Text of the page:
I ended up surprising most of the chefs with my abilities with my knife work, which was rewarded by even more rabbits. At this point, each time I went into work I was given a bigger responsibility, until eventually I was in charge of my own station after working there for six months. I had never thought this was going to happen, but when I was given the opportunity to be in charge of the Amuse Bouche, I ran with it and did the absolute best job I could. I liked the fact that I was the one that was in charge of the diner’s first bite, with some supervision from the head chef of course. First impressions by customers eating in a high-end restaurant are often formed in these initial moments and now they were going to be subjected to the abilities of a young chef. The pressure was all on me as to whether or not the customers were going to have a positive or negative mindset going into the heart of the meal. The pressure on me at such a young age was intoxicating.
As time went on, I was given more and more freedom as to what I could prepare. It was incredible seeing customers reactions being so positive at such a high level place. At this point, I was still not getting paid and I was most likely working an illegal amount of hours each shift for my age but I didn’t care. Money was the least of my worries at this point since I was learning such an incredible amount every day. I started getting paid after working at Carlos’ for eight months. I was thrilled that I could officially call myself a legitimate chef at one of America’s finest restaurants. It was fulfilling to track my improvements in the kitchen during this period of my on the job training.
Something that many chefs will talk about is the natural instinct a chef must have in order to stave alive in the kitchens at the pace I was working at. Bill Budord, explains the same transformation when working under Mario Batali is his memoir Heat. Buford writes,
“You also develop an expanded kitchen awareness. You’ll discover how to use your senses. You’ll find you no longer rely on what your watch says. You’ll hear when something is cooked. You’ll smell degrees of doneness”(67).
This is exactly what happened to me. At first, I was always looking at my watch; always second-guessing myself when I thought something had spent enough time in the oven. I ended up burning things being overly cautious, resulting in me forgetting about something else when having to constantly run across the kitchen to check on a pot on the burner or in the oven. As time went on, I began to smell when the onions were done sautéing, I was able to hear when the meat was ready to be turned. I was seeing before my very own eyes the transformation from being a young man with a love for food to a chef in training whose skills were continuously getting better. I worked at Carlos’ until I graduated high school, when it finally was time to focus on my next step in life, college.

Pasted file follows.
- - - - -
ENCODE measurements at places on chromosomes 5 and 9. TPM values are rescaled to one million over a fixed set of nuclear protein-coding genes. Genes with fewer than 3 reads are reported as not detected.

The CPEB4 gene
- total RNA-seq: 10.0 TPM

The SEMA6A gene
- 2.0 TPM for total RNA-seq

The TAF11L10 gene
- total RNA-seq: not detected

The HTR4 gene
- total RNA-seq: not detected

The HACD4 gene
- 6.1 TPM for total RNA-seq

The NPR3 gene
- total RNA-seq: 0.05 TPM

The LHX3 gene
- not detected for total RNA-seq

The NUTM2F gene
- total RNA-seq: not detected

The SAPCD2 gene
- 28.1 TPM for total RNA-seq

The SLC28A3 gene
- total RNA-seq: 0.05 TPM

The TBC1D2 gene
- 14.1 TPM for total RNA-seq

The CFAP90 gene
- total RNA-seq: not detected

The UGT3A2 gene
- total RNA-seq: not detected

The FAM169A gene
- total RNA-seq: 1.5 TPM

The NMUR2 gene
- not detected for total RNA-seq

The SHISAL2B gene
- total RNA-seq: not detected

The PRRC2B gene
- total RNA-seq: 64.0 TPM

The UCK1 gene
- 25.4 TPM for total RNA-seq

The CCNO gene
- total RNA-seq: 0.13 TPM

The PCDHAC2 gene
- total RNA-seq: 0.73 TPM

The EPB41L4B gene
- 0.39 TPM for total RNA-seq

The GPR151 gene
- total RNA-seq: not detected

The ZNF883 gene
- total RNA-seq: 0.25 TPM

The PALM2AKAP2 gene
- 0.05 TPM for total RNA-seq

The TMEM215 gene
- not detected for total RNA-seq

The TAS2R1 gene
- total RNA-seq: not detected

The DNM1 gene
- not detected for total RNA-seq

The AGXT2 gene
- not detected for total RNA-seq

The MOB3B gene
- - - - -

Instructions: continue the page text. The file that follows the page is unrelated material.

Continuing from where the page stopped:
The decision to attend a Big Ten university is one that I have to admit I initially regretted. I knew I was going to be in an environment where being in the kitchen the amount I would have liked was not a real possibility. Ultimately, I decided the best thing to do was take advantage of the outstanding liberal arts education I was being offered, and to focus fully on the continuation of my culinary career during the summers.
During the summer of my sophomore year, I decided to take a risk and to see how I would do if I started my own catering company. People always asked me to cook dinner parties for them, so why not make a business out of it? At this point, I had proven to myself as well as many other chefs at Carlos’ that I was capable of producing quality food that I was very proud of. I was ready to prove to myself I was able to take it to another level and give it a go with a personal endeavor, regardless if it would fail or not. That is how Epic Eats Catering began. I was a one-man show, bartending, cooking, cleaning, serving, advertising, managing, and enjoying. My first summer, I had a little shy of ten parties, ranging from six people to thirty people. Being in total control was exhilarating, and daunting at times knowing the success of the party was entirely in my hands. I would have a meeting with my client beforehand, plan a menu, go over the budget, and talk about other details that needed to be worked out. I was a little concerned with figuring out the best way to handle the business aspects of this project, but I had decided I would learn as I went along and learn from my mistakes.